Trump prepares more tax cuts

Because the last batch just two years ago worked so well, at Politico:

In public, President Donald Trump and top White House officials keep extolling the strength of the U.S. economy. In private, they’re increasingly worrying about a global economic slowdown triggering a U.S. recession — and weighing options to shore up the economy ahead of an election year.

At a fundraising luncheon this week in Jackson, Wyo., headlined by both Jared Kushner and Ivanka Trump, acting White House chief of staff Mick Mulvaney acknowledged the risks to the GOP elite behind closed doors. If the U.S. were to face a recession, it would be “moderate and short,” Mulvaney told roughly 50 donors, according to an attendee.

White House officials are discussing a broader package of measures than previously disclosed, including a cut of an additional percentage point or two to the corporate tax rate. That’s on top of a potential payroll tax cut, which the Obama administration had used to shore up the economy, and a move to index the capital gains rate to inflation, which potentially could be done through an executive order and has internal support from the National Economic Council, the vice president’s office and Mulvaney. Pegging the capital gains rate to inflation would exempt some gains from taxation.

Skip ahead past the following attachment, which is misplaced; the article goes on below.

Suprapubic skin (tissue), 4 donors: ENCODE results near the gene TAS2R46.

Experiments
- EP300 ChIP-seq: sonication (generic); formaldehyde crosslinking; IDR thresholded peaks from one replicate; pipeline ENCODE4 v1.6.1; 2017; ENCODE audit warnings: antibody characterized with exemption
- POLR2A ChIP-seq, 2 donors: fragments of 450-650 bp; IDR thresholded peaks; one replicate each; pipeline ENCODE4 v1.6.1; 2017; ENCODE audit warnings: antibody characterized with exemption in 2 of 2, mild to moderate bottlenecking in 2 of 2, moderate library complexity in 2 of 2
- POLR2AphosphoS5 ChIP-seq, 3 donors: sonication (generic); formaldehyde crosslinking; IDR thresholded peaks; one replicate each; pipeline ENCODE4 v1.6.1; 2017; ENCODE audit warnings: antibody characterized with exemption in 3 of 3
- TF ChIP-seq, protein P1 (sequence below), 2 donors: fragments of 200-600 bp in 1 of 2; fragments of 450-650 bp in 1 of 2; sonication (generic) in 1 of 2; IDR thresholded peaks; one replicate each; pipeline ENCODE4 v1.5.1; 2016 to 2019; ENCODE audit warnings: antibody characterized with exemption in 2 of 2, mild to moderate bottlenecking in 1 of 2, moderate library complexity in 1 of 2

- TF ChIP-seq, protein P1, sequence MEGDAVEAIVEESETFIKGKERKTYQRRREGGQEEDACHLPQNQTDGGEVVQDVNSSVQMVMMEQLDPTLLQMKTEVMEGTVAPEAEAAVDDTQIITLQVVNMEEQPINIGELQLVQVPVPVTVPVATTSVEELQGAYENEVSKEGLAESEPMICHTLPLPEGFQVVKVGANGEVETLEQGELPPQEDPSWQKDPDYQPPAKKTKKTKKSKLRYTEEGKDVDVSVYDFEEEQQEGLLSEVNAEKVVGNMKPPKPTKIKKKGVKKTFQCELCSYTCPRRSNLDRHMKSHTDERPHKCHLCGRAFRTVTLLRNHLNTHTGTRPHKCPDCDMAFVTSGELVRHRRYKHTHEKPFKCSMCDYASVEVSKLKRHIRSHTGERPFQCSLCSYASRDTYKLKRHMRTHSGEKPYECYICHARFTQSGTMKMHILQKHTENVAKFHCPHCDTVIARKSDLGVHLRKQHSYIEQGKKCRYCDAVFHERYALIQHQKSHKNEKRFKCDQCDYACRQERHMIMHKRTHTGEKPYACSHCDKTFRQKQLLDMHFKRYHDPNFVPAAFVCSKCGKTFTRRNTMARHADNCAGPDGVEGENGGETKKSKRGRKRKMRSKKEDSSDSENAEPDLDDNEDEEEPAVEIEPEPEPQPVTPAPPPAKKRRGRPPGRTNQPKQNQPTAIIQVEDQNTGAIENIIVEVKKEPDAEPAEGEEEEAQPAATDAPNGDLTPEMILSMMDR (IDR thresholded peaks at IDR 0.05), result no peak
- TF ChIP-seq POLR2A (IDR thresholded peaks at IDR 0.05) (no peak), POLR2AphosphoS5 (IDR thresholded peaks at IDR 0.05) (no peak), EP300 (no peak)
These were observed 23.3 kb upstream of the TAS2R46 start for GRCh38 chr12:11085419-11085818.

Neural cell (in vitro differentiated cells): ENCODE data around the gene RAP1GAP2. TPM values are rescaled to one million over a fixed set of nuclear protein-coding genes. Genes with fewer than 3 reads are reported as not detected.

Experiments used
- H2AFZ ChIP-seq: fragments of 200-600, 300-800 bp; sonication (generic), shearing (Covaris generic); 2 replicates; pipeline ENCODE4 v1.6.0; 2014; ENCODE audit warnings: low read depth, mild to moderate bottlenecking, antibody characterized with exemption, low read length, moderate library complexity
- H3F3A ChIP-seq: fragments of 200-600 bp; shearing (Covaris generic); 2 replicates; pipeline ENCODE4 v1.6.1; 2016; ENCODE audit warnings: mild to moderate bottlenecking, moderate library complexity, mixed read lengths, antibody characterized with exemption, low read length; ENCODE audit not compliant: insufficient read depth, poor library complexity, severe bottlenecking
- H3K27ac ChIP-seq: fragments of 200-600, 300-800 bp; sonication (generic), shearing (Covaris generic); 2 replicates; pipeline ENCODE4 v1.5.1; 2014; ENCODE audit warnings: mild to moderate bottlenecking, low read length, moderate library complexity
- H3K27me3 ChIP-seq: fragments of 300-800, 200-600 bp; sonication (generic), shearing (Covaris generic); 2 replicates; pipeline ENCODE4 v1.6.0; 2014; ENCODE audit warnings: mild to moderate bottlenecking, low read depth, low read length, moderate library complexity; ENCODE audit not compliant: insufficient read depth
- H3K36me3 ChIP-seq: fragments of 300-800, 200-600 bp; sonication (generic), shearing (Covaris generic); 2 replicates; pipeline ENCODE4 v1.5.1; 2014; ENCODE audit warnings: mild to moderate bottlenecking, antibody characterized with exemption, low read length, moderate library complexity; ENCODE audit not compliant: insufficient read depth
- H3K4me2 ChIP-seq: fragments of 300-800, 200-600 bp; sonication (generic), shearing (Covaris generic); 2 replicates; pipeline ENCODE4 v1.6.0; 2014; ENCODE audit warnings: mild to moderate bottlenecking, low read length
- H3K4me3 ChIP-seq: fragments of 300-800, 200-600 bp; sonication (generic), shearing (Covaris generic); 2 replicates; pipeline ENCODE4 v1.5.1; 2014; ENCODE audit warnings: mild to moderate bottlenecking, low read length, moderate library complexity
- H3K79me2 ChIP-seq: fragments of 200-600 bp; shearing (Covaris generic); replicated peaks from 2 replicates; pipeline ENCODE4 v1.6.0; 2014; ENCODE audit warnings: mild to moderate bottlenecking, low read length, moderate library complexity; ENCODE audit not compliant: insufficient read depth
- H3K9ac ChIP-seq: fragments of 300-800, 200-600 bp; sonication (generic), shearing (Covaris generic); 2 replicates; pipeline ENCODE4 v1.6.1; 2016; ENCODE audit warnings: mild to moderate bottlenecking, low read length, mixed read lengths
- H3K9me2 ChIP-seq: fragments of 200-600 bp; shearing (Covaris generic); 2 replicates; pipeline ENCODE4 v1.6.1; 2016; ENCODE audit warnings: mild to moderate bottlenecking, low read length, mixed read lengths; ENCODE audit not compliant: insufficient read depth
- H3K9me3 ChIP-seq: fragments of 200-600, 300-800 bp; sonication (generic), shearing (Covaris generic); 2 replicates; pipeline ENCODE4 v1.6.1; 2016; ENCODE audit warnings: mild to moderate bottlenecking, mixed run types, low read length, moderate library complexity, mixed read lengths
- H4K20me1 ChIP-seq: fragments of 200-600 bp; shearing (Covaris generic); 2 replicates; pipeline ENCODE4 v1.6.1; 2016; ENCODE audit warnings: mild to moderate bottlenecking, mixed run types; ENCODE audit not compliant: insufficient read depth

“We have been talking about indexing for a long time,” Trump told reporters Tuesday afternoon. “I can do it directly.”

Any other tax cuts would have to pass Congress, an unlikely endeavor given the Democratic-controlled House. One close White House adviser called the idea of additional tax cuts a “talking point” to show the White House is considering options to help the economy, while a Republican operative called proposing additional tax cuts right now “quixotic.”

The US supply side is being drawn into the global sag:

And the jobs market easing:

But mortgages are still firm:

And demand is booming:

Trump may or may not have time according to the bond market:

Trump is right to worry about the stock market. If it cracks then so will consumption and there will be nothing left to drive US growth.

David Llewellyn-Smith

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